I think this is best suited for fans of the band, but there is probably enough here to keep non fans interested for 90 minutes. The concert always looks dazzling and the band has been performing long enough that they know how to work an audience. They have a level of professionalism that only comes with performing live for 30 years, and it shows in just how appreciative they seem of their audience while still being as aggressive as they can be in their middle age. This is a band still at the zenith of their popularity making a movie that they probably all wished they could have made when they were 16 years old, and I find that youthful charm to be refreshing after the self seriousness of Some Kind of Monster. These are still basically the same guys who recorded Kill ‘Em All, and it’s only fitting that when all the dust settles and all the story ends it’s just four guys sitting in a room playing, because they’ve always been a band that prides themselves on the music they create whether people love it or hate it, and I’m sure they feel that same pride about this film.
Originally posted on Letterboxd
Scorsese’s first feature begins with a shot of a Catholic mother making food for her family. The image dissolves at the sight of a virgin Mary statue and cuts to a group of young men standing around talking. Pop music begins playing over the image and the men are compelled to beat up other men. It’s almost humorous how perfectly Scorsese would capture nearly every last theme he’d play around with for his entire career in the first two scenes of Who’s That Knocking at my Door?. It’s a testament to his talents as a filmmaker that he came right out of the gate knowing exactly what he wanted to say, but then Scorsese has always been an almost autobiographical filmmaker. You get the sense that Scorsese knew these people when he was growing up and both admired and feared their actions. Throughout his entire career Scorsese would romanticize violence through the usage of music only to show the horrors and repercussions of these actions later. It was a lifestyle that he never ventured into, but one he understood, because in a way he lived it. The Catholicism present here is also looming over every scene. When R.J. and the girl kiss you can see crosses in the background. When they approach the idea of sex it’s shot down when pangs of guilt overcome our protagonist. Then there is the flurry of catholic imagery that closes the film cementing RJ’s solace in god despite damning his relationship with the girl due to archaic ideas of purity and virginity.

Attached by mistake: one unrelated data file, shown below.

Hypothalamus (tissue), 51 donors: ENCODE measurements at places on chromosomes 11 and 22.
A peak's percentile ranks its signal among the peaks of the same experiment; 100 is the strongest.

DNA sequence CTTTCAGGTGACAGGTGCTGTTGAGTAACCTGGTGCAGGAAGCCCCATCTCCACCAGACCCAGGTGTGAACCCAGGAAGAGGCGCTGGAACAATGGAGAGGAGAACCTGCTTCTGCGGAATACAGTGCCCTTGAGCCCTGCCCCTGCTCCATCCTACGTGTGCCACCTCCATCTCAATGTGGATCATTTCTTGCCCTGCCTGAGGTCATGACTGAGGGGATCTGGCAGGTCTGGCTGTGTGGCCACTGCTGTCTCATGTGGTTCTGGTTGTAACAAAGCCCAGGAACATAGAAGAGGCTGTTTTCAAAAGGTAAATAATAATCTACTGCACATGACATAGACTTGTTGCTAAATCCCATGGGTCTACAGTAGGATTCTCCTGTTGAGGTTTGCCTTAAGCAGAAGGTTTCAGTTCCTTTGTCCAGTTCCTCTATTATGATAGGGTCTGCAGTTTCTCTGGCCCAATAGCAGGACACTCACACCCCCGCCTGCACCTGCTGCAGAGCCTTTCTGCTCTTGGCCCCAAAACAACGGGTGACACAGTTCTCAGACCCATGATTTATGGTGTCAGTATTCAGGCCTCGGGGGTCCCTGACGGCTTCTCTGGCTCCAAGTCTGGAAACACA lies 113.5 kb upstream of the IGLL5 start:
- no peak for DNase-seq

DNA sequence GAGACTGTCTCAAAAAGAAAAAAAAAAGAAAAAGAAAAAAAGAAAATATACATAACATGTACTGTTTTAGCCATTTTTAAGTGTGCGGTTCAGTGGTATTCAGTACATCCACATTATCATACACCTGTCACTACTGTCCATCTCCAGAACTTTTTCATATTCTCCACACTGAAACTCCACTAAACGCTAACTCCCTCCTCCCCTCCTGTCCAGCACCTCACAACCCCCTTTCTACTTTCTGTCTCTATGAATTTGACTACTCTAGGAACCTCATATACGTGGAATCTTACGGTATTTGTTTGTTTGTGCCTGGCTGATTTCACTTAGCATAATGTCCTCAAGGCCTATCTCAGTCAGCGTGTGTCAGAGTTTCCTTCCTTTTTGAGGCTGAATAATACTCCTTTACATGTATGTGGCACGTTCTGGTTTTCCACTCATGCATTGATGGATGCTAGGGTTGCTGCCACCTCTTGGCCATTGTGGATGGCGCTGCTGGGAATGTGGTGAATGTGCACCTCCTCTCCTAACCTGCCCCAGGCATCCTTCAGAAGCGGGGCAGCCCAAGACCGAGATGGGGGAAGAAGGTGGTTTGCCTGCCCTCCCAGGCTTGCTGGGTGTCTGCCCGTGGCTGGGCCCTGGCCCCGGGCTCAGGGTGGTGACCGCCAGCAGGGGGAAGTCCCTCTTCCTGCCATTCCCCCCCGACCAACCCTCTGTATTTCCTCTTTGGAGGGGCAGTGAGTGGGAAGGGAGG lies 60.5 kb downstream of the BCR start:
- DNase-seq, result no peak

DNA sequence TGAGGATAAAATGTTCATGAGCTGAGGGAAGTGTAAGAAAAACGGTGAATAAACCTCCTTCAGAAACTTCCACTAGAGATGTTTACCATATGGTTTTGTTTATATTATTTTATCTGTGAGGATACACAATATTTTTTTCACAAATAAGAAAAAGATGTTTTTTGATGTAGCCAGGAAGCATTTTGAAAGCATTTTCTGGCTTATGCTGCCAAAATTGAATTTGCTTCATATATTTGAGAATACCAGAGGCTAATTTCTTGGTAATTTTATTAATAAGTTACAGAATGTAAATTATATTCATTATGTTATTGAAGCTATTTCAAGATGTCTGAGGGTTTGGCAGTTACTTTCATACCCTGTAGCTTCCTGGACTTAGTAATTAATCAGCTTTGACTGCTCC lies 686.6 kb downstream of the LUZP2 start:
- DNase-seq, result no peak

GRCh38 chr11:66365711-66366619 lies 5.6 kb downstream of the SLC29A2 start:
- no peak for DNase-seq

The other thing that I find extremely interesting here is how Scorsese treats men and women. It’s the 1960s and second wave feminism is only just starting to gain any kind of traction so the climate at this time is still very much difficult for women. The idea of women’s liberation has only just started so for Scorsese to make a film that is partially about the problems women had to endure during this time when it comes to rape is something admirable. Scorsese certainly places the narrative in the hands of RJ but he gives the girl in this film the space to push back when need be and reject RJ when he blames her for her own rape. The rape scene itself is shot differently than the rest of the picture. It’s much more brutal, disorienting and the music is doubled over to create a horrific effect. This is a picture where the girl and the guy don’t end up together and it’s ultimately the woman’s choice to end the relationship, because of RJ’s horrible behaviour. She’s hurting, but she doesn’t end up saddled with RJ and that is progressive. In regards to RJ’s presence in the picture he sets up the kind of archetypical character Scorsese would create for years to come in pictures like Mean Streets, Raging Bull and Goodfellas. RJ is a gangster troubled by catholic guilt. He was very set ideas about what’s right and wrong, and how men and women should act and it’s ultimately his undoing. He still has his boys and his god, but he lost his girl which makes this film a little different from some of Scorsese’s other films.